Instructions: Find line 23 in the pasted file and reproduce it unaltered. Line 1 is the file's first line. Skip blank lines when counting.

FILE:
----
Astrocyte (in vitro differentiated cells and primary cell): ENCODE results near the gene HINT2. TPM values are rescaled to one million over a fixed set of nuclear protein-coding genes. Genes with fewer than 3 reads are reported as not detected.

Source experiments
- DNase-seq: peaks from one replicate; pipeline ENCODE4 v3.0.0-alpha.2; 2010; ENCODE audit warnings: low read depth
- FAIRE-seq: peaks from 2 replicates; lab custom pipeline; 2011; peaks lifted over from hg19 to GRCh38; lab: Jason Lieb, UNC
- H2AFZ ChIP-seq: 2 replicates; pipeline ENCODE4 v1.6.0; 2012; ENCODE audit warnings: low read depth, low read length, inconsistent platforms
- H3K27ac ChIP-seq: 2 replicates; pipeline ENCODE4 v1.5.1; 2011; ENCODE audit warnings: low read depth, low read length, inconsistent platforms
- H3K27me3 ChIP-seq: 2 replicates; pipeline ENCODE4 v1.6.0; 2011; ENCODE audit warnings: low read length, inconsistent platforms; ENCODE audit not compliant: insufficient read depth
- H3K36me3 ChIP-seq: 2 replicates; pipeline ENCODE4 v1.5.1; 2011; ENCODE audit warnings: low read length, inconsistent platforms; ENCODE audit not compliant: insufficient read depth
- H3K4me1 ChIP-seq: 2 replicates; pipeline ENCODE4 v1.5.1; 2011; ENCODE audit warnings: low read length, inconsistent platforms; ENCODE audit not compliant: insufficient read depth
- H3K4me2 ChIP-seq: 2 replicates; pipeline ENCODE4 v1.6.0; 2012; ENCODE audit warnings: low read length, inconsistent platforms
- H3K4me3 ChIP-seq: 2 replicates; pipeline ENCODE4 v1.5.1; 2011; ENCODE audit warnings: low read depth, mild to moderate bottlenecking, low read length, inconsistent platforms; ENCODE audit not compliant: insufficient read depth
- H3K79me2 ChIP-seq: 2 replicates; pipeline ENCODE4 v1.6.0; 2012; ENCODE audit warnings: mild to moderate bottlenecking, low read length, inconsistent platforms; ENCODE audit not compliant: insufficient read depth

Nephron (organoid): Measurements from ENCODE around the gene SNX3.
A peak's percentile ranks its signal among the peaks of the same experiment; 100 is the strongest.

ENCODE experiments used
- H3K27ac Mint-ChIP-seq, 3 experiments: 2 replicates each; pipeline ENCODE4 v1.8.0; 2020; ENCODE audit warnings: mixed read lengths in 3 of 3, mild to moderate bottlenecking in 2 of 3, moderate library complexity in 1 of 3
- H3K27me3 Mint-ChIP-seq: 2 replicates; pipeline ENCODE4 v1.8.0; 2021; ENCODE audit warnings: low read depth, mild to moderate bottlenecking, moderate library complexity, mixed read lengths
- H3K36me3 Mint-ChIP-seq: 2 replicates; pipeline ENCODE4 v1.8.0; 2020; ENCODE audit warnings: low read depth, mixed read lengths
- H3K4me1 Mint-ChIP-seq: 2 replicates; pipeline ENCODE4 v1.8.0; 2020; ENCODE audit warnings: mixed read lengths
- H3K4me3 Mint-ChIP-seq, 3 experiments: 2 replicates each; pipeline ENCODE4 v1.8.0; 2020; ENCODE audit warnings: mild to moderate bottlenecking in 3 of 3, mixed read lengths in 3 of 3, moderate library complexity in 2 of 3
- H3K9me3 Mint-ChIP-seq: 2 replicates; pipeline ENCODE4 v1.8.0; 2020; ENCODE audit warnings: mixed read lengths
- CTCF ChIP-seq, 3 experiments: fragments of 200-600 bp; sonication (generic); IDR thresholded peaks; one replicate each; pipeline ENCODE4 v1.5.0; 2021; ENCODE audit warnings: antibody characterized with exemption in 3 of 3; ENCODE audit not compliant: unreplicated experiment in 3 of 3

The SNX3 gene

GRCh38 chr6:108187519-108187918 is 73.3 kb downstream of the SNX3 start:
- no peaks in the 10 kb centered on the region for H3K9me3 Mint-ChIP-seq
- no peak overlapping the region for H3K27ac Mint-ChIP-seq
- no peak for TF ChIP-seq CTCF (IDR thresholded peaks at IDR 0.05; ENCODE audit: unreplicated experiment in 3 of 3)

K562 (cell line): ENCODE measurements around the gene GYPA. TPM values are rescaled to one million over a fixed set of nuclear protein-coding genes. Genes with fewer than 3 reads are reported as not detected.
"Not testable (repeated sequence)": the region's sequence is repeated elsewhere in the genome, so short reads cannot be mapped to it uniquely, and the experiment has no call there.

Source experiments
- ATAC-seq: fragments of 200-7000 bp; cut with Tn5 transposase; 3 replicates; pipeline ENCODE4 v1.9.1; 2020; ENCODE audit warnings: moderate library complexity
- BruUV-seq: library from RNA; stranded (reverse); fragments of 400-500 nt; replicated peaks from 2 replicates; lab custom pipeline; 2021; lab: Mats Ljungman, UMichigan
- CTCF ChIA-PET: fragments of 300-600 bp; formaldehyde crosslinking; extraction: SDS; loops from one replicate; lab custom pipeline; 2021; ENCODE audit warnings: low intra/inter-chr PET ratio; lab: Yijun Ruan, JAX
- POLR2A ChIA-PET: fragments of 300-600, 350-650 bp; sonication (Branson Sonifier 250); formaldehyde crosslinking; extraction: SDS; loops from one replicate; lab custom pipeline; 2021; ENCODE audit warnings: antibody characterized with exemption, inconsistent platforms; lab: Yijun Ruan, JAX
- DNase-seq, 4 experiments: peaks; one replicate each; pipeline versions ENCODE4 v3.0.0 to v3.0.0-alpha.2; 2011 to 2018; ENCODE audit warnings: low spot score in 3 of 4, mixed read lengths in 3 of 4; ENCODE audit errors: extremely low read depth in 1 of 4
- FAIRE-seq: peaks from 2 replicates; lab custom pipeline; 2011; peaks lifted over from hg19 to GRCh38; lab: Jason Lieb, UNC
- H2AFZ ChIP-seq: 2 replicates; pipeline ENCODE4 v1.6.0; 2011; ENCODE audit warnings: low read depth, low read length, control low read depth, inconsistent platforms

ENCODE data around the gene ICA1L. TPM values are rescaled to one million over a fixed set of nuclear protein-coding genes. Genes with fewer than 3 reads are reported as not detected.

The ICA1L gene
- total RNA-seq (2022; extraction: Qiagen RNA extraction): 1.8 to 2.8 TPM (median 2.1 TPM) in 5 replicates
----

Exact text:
The SNX3 gene